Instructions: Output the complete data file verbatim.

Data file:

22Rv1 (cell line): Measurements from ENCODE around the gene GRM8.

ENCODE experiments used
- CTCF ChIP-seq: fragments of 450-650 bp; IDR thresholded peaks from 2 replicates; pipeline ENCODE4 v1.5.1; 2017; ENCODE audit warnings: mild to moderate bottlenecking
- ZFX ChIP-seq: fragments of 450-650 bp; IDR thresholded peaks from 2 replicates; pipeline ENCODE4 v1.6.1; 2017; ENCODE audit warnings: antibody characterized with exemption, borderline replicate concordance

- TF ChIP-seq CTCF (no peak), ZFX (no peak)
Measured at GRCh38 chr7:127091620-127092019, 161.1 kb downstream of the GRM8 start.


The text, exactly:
22Rv1 (cell line): Measurements from ENCODE around the gene GRM8.

ENCODE experiments used
- CTCF ChIP-seq: fragments of 450-650 bp; IDR thresholded peaks from 2 replicates; pipeline ENCODE4 v1.5.1; 2017; ENCODE audit warnings: mild to moderate bottlenecking
- ZFX ChIP-seq: fragments of 450-650 bp; IDR thresholded peaks from 2 replicates; pipeline ENCODE4 v1.6.1; 2017; ENCODE audit warnings: antibody characterized with exemption, borderline replicate concordance

- TF ChIP-seq CTCF (no peak), ZFX (no peak)
Measured at GRCh38 chr7:127091620-127092019, 161.1 kb downstream of the GRM8 start.